Sheesh. This level of ignorance of basic criminal law and procedure by Prof. Campos is actually really sad.
But because this is America, Dunn has a trump card: the nine-millimeter handgun in his glove compartment, with 10 bullets in the clip, which he has every legal right to bring to the confrontation he chose to start.
In no state can the initial aggressor claim self defense. That was why who started the fight between Trayvon and George was so important to what defenses were allowed to be considered by the jury. Here there was no fight at all, and no evidence of any fear of death or serious bodily injury except from the defendant, who has a seriously major reason to lie. Oh, and the proper designation is box magazine, not clip. Some guns use a clip, but not Mr. Dunn's. Big finish.
As a practical matter, Florida’s laws give people like Dunn a license to kill anyone they are “reasonably” afraid of. This means that, since the prosecution could not prove beyond a reasonable doubt that Jordan Davis was not guilty of the crime of being a black teenage boy playing loud music in a convenience store parking lot on a Friday night, Davis’ murder will, at least for now, go unpunished.I think self defense is a God given right, one of the ones that was not mentioned "among" the others actually mentioned in the Declaration of Independence. I do not have to give up my life because someone wants to kill me; and no government can take that right away. Campos, besides being a complete ignoramus about the criminal law he criticizes so ineffectually, seems to think that perhaps it would be better not to be able to defend oneself. But of course if we reasonably believe that we will suffer imminent death or serious bodily injury from another, we can use deadly force to prevent that. Duh? That's the practical matter of all self defense law. It's the essential element.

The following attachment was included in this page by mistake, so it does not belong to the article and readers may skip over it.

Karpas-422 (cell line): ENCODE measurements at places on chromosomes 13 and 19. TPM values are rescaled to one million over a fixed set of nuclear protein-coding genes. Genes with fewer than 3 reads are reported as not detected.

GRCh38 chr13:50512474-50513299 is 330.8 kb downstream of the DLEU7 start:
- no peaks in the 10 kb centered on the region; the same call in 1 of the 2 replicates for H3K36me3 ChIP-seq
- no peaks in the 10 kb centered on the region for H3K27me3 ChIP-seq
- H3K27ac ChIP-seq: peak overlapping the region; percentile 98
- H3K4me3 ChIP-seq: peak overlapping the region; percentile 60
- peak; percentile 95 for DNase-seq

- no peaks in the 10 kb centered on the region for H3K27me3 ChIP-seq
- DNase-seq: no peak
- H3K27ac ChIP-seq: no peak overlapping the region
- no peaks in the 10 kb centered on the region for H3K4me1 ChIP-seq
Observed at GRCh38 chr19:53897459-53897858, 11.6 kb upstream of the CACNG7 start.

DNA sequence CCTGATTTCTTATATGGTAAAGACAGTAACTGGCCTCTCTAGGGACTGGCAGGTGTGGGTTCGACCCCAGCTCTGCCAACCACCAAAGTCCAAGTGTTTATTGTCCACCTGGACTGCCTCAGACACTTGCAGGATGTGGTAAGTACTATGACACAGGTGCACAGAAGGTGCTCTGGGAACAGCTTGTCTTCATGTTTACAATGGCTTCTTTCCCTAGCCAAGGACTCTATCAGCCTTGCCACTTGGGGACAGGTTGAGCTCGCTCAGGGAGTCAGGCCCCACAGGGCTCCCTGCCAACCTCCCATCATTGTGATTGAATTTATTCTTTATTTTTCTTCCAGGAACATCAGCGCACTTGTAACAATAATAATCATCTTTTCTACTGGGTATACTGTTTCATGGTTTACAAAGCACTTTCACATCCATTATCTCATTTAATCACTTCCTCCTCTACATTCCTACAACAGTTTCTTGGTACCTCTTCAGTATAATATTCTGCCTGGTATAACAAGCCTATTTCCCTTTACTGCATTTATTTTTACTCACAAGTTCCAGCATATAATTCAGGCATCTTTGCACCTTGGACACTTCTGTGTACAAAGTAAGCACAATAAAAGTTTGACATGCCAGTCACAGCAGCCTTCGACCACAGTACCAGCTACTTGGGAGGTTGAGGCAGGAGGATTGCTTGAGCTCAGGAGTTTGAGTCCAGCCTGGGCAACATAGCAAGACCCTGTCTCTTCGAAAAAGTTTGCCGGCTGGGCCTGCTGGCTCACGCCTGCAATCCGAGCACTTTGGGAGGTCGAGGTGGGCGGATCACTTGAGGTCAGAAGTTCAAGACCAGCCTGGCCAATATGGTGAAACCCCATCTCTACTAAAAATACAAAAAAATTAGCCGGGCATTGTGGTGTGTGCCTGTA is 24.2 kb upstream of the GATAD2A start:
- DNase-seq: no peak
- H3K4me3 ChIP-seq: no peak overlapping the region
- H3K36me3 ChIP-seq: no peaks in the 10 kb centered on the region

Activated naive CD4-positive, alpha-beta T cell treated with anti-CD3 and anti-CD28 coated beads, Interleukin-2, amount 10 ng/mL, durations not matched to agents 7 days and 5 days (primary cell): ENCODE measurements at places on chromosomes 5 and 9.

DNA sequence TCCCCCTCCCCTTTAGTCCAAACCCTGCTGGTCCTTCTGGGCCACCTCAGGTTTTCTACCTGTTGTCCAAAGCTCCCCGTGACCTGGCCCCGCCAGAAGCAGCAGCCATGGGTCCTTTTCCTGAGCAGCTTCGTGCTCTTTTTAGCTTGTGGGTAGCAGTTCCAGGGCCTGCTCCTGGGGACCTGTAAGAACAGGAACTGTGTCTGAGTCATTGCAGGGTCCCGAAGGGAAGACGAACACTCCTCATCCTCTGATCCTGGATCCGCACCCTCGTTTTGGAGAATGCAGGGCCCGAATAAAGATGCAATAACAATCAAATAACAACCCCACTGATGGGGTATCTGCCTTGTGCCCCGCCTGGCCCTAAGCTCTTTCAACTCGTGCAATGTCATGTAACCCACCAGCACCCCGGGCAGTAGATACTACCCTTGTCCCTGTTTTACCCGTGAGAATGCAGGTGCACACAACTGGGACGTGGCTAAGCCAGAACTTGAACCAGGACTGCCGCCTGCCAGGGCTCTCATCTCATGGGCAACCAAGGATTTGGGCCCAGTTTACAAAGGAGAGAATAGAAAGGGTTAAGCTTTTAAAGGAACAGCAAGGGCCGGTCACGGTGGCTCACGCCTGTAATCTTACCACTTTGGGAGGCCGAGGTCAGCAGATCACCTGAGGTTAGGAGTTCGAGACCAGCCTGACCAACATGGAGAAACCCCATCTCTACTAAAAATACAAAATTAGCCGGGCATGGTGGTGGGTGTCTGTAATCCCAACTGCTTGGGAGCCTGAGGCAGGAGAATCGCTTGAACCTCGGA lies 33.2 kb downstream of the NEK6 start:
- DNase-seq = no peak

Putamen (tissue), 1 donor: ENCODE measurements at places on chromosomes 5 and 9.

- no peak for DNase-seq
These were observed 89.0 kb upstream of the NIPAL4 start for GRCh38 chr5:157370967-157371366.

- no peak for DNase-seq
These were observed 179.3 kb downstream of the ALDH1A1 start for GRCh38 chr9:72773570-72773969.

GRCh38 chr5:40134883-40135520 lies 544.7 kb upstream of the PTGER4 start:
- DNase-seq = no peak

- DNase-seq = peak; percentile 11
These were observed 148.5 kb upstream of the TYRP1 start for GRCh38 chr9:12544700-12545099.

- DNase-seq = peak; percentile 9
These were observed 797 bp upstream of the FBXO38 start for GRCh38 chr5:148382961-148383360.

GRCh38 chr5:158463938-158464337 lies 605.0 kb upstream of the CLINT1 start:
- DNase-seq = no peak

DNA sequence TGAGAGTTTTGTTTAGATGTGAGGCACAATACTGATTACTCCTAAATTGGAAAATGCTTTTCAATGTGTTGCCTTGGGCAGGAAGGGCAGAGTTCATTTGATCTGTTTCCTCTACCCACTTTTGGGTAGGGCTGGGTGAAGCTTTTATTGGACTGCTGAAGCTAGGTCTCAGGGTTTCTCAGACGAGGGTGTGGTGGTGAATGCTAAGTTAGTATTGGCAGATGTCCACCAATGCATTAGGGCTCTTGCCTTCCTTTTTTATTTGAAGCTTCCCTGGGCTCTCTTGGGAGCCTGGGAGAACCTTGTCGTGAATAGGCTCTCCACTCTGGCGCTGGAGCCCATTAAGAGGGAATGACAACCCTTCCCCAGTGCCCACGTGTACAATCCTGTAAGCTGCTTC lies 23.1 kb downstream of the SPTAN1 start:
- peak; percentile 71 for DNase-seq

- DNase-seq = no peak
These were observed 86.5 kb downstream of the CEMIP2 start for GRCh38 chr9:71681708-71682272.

Most people on the right were pulling for the prosecution here as we, aware of the facts (and the law), thought Mr. Dunn murdered Mr. Davis. I guess people on the left, that is, of Mr. Campos' ilk, were also pulling for conviction but are now whining like babies that the murder conviction is delayed a little while. We on the right are acting like adults instead. We're certainly not having a hissy fit about race here. Race did not cause the murder, as far s we can tell, nor did it prevent justice from being done. (I still want to know the split for conviction the jurors had regarding Mr. Dunn and murder one.)
There is nothing wrong with self defense law in Florida or here in Colorado; nothing wrong or racist about the Florida criminal justice system. The system worked well and the only slight miscarriage of justice was that they have to try Dunn once more because (I believe) one or two jurors couldn't pull the proverbial trigger. That happens from time to time.
The murder here is just as tragic as the justified homicide of young Mr. Martin. But there is no reason to complain about the system and certainly no reason to call it racist or insane. That last appears to be pure projection by Prof. Campos.